Ginger beer has definitely come back into vogue lately, but I don’t think its full creative potential has been realized. The uniqueness and pungency of ginger yields an intense emotional response that begs to be explored. When you really investigate the mechanics of ginger beer, the simple seeming component of the “dark and stormy” or “gin gin mule” isn’t so simple.
For starters carbonating is hard but that is the least of the problems. The ginger aroma is quick to degrade in certain environments and without knowing what they are, developing a recipe can be a lot of frustration. In Darcy O’neil’s incredible book Fix the Pumps, he explains that ginger cannot tolerate sucrose solutions or a pH that is too low. This means a recipe needs invert sugars (not that hard to do) and can’t be comfortably acidified for stability. So I guess it needs to be sold before it spoils in a week.
The flavor of ginger beer is also a little more complicated that just ginger. Spiciness is often bolstered by capsicum to add depth which I’m sure will take a few iterations to get right. I also have a feeling horseradish might also be able to add a similar amount of spicy depth. Spatial effect can also be enhanced by adding malt or honey to create aromatic backgrounds or even… sweet potato water! (water sweet potatoes were boiled in similar to the Guyana beverage Sweet Potato Fly)
To make this all actually happen in a bar with any quality or economic viability, a recipe is going to have to be kegged and put on draft as well as nearly non cooked because you can’t tie up a stove in the kitchen for too long.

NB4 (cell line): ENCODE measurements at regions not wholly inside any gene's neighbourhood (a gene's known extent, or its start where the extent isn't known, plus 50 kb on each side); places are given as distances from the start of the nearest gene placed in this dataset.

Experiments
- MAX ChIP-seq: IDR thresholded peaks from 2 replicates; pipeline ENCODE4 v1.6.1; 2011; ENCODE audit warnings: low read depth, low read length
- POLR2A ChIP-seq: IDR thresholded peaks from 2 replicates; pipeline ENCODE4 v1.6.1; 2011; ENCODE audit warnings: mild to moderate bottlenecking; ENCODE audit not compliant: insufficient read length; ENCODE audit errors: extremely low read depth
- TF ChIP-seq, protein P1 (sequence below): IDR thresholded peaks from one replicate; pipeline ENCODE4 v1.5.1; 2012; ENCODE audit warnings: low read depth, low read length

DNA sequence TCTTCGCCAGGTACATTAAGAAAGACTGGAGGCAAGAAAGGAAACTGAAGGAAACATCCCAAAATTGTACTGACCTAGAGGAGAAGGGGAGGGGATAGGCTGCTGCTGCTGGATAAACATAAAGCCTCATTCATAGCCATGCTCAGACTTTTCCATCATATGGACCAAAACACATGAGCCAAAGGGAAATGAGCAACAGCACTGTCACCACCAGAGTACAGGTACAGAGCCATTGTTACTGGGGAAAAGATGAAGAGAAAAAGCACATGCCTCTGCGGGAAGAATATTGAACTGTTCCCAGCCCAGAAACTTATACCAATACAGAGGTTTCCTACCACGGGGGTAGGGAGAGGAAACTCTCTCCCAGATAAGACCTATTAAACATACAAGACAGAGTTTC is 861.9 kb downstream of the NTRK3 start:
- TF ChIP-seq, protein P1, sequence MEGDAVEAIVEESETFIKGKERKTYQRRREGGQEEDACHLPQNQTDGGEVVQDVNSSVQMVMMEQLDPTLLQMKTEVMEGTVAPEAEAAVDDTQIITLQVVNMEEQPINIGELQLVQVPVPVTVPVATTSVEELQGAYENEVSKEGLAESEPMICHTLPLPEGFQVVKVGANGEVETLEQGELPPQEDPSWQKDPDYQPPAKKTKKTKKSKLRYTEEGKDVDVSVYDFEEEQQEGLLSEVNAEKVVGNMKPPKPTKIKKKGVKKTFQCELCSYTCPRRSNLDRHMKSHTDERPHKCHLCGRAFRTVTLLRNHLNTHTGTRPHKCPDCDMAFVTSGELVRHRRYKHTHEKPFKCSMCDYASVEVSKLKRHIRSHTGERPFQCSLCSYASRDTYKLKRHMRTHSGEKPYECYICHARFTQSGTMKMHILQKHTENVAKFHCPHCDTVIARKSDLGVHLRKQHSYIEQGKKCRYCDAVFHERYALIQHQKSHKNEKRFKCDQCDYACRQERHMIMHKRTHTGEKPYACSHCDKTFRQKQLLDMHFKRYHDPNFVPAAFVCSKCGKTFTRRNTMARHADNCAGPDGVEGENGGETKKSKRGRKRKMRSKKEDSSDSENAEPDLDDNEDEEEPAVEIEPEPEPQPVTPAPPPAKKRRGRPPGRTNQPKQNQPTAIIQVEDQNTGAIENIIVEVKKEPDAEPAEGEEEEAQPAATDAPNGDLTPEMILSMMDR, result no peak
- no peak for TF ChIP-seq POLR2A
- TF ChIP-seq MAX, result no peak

You also need an accurate sense of your turnover. A three gallon recipe will give you 75 or so 5 oz. portions. If you fill it every few days you can probably keep everything fresh and sanitary which is important because components won’t be sterilized by cooking.
The foundation of a recipe is ginger and sugar in carbonated water.
My recipe needed nearly a quart of ginger juice per three gallons. With the right tool for the right job juicing ginger can be pretty easy. grate the root in a cheese greater then put it through a centrifugal juicer like an Acme. If you’re trying to make a gallon of juice you could probably even basket press the grated ginger. The juice can easily be frozen and parceled out later so you only juice the ginger once a month.
If you choose to terrace the spiciness with capsicum, you can make a very potent high alcohol chili tincture and dole it out by the drop. Horseradish could be treated just like the ginger.
The sugar content is fairly easy to figure out by looking on the nutritional facts on the backs of commercial bottlings and emulating their success. Ginger beer sugar is in the range of 100 to 150 grams per liter. This could be weighed out and inverted in large highly concentrated batches then frozen just like the ginger juice. You would have to be in the kitchen only once of month granted you have enough freezer space.
The contrasting back drop could be opportunistic. Maybe you have staff meal sweet potatoes, maybe you don’t. Maybe you had enough space to freeze that as well. Using nothing isn’t a bad idea either. A.J. Stephens brand Boston ginger beer is my favorite and seems to be really minimal.
Toss it in the keg and gas it up like a lager. 14 psi at fridge temp is a good start but this could be adjusted based on foaming.
Not everyone has a spare draft line but if you serve enough, even factoring in labor, making your own ginger beer could give you artistic freedom and save money.
After a couple more production iterations I’ll post a more formal recipe.
My vision for aromatic adjuncts so far are hopping the brew and using malta goya as my malt flavor source (similar to my fake genever recipe which relies on distilled malta goya)